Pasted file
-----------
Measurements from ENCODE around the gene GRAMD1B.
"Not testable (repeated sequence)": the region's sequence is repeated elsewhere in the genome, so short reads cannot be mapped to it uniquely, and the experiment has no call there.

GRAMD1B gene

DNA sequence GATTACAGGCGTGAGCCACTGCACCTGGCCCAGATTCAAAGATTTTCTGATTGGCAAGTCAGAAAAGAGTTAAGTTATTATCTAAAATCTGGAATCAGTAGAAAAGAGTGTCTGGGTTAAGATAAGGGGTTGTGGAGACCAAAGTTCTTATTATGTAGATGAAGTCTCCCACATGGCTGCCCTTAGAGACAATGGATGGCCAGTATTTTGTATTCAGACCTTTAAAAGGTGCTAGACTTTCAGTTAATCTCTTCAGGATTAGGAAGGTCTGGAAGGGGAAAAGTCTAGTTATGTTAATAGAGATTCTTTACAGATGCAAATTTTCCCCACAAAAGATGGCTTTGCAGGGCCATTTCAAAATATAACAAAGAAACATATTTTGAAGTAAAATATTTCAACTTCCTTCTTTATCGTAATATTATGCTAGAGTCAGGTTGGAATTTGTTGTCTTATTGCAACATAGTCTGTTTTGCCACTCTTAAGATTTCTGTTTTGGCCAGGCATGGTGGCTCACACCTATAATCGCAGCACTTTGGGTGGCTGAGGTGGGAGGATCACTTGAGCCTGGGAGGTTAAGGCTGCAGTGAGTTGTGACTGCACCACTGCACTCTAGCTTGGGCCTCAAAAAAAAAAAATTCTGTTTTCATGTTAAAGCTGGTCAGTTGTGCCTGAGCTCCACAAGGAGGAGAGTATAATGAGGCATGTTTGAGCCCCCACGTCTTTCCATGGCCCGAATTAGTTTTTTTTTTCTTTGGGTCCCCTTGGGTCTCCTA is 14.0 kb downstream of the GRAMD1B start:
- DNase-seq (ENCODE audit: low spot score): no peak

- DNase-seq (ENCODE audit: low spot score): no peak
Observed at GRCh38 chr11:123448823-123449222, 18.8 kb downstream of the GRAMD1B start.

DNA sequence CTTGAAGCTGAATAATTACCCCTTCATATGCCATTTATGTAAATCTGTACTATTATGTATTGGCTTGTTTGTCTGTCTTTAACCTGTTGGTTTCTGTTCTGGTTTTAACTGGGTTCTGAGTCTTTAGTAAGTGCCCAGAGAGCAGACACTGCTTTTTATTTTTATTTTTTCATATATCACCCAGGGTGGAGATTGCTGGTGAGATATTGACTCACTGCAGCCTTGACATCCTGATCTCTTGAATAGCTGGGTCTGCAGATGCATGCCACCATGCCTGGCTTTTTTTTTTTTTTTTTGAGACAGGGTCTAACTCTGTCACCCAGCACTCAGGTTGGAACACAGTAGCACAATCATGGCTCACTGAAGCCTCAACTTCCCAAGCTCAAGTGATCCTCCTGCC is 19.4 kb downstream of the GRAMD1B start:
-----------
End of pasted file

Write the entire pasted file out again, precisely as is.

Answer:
Measurements from ENCODE around the gene GRAMD1B.
"Not testable (repeated sequence)": the region's sequence is repeated elsewhere in the genome, so short reads cannot be mapped to it uniquely, and the experiment has no call there.

GRAMD1B gene

DNA sequence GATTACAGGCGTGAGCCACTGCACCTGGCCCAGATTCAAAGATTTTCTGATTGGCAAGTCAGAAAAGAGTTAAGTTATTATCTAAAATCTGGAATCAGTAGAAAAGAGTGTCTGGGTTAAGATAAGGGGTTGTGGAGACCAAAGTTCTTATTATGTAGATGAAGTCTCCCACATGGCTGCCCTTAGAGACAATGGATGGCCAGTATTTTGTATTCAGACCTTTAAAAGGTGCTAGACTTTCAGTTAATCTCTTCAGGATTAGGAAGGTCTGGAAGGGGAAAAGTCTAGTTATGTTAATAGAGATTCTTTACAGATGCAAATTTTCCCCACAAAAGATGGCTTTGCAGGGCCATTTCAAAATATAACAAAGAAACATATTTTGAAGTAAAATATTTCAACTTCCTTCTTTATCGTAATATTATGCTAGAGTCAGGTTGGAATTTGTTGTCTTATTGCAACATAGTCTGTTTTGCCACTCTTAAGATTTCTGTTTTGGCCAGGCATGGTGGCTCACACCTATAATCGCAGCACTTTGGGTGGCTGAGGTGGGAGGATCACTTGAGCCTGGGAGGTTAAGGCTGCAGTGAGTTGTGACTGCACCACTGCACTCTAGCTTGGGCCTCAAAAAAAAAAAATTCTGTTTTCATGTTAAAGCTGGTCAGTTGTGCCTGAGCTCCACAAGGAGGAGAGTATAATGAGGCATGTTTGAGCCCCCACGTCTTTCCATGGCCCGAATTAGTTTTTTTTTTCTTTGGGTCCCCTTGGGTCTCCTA is 14.0 kb downstream of the GRAMD1B start:
- DNase-seq (ENCODE audit: low spot score): no peak

- DNase-seq (ENCODE audit: low spot score): no peak
Observed at GRCh38 chr11:123448823-123449222, 18.8 kb downstream of the GRAMD1B start.

DNA sequence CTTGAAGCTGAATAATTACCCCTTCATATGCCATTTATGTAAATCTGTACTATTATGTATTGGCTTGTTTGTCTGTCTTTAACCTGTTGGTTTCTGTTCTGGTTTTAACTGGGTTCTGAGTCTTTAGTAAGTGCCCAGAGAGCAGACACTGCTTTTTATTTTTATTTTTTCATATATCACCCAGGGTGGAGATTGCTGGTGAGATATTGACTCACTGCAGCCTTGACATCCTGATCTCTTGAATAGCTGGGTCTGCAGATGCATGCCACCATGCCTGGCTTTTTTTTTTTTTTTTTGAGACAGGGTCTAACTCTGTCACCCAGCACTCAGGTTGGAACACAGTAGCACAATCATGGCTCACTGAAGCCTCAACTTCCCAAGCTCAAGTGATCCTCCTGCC is 19.4 kb downstream of the GRAMD1B start: